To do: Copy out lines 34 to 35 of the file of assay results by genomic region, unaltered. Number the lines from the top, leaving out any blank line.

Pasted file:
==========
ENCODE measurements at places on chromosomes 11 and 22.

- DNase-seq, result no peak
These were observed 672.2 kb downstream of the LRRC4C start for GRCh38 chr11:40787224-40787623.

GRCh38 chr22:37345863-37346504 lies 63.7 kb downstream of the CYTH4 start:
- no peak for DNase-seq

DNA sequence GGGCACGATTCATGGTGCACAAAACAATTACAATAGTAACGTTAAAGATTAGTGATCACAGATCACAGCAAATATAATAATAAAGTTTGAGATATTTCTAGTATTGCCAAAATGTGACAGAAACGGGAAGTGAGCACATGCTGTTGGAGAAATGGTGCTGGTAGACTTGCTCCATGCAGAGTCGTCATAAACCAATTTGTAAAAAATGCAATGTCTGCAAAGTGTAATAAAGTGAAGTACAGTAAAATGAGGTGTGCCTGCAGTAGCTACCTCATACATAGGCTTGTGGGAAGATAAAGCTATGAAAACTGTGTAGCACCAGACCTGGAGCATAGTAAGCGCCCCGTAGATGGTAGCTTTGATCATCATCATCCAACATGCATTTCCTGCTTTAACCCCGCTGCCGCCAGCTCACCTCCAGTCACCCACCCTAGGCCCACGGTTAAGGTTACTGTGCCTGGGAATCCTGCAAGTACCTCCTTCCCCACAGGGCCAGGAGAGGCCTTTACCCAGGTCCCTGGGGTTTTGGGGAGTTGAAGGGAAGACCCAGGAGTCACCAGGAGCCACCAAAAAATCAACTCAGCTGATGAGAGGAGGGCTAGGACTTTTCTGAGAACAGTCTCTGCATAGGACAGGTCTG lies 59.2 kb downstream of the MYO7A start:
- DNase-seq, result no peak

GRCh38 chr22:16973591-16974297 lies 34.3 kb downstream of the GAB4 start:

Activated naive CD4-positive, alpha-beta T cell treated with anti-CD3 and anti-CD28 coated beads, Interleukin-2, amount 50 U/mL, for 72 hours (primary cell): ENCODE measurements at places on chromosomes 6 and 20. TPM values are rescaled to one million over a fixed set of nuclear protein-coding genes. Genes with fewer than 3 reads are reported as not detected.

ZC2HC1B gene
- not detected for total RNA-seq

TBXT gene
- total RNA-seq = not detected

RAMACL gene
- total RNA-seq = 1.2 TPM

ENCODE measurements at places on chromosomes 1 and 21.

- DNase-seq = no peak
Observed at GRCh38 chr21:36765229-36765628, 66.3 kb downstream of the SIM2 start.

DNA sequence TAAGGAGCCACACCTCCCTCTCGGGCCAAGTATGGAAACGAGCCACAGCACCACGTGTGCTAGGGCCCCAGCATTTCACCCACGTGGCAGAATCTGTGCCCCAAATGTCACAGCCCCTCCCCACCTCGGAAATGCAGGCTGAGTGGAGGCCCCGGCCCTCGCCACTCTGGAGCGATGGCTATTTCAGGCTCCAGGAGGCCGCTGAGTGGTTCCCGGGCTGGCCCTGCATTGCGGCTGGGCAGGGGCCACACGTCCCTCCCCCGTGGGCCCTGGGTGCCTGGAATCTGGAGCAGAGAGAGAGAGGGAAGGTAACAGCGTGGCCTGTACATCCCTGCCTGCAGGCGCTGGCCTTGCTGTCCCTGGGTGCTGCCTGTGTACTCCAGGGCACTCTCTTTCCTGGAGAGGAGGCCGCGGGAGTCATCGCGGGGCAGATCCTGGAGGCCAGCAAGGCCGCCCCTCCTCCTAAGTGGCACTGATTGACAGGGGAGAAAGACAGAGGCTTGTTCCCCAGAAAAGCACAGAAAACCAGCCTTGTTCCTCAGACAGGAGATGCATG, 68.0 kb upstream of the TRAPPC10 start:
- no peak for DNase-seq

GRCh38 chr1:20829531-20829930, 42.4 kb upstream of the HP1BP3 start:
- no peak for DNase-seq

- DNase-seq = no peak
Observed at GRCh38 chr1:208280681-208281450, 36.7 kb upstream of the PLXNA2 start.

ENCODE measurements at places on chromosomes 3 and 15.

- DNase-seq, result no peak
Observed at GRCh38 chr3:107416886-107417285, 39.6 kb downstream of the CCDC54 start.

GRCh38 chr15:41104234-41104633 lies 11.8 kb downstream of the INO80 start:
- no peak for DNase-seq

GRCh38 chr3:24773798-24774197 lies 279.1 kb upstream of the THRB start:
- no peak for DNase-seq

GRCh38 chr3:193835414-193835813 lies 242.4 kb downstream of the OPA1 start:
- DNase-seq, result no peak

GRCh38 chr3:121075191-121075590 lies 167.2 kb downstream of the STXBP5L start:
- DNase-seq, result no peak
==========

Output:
GRCh38 chr3:121075191-121075590 lies 167.2 kb downstream of the STXBP5L start:
- DNase-seq, result no peak